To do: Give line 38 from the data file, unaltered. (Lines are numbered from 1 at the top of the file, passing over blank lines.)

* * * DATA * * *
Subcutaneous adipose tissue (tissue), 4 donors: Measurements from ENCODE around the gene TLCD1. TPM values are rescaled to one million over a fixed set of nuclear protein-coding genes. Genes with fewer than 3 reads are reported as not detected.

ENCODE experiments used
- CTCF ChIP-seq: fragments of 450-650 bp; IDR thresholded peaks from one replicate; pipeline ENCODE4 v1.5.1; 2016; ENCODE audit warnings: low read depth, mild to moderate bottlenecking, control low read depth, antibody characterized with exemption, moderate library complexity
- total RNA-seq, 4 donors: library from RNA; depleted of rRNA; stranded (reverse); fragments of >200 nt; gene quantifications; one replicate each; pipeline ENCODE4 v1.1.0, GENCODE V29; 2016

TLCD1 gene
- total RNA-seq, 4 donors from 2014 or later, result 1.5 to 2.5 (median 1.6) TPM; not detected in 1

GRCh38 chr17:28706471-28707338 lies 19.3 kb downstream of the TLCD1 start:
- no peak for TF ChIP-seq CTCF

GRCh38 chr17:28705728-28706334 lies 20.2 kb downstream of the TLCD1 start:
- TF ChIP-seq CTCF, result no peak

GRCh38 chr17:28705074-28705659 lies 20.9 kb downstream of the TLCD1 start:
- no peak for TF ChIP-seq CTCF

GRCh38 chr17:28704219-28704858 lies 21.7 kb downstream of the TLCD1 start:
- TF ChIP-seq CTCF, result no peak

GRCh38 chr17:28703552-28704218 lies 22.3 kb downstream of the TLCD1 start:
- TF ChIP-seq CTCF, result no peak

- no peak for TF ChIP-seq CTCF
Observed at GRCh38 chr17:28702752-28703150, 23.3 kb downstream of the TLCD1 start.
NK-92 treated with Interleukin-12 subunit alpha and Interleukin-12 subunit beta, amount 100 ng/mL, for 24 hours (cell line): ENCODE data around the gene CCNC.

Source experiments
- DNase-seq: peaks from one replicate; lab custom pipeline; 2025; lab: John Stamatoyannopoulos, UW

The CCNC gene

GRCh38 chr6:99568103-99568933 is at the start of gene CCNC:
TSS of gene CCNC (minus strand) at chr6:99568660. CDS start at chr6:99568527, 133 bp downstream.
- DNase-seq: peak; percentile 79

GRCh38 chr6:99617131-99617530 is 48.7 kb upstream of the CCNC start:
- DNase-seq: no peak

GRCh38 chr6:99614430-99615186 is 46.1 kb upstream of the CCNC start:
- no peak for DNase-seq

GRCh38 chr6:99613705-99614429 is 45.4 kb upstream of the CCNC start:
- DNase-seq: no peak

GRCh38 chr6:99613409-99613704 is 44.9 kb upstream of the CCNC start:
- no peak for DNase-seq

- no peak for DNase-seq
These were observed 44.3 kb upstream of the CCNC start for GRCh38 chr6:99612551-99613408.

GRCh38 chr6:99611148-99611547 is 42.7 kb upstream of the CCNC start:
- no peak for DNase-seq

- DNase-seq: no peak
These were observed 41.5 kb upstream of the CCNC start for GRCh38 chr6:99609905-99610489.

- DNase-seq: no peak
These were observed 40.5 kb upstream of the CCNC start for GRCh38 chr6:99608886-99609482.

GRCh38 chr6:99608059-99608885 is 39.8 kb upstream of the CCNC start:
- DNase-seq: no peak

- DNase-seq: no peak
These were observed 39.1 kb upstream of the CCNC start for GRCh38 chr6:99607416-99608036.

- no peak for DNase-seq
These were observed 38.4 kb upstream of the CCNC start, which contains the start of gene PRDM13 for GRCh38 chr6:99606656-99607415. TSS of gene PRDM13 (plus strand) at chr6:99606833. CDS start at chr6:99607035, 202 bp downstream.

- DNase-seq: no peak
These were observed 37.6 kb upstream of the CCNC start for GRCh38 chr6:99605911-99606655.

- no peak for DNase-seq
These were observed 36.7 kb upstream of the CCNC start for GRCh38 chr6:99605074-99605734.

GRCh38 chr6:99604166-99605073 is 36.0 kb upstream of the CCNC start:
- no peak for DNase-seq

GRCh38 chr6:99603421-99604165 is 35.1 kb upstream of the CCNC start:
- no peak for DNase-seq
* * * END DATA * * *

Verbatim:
- DNase-seq: no peak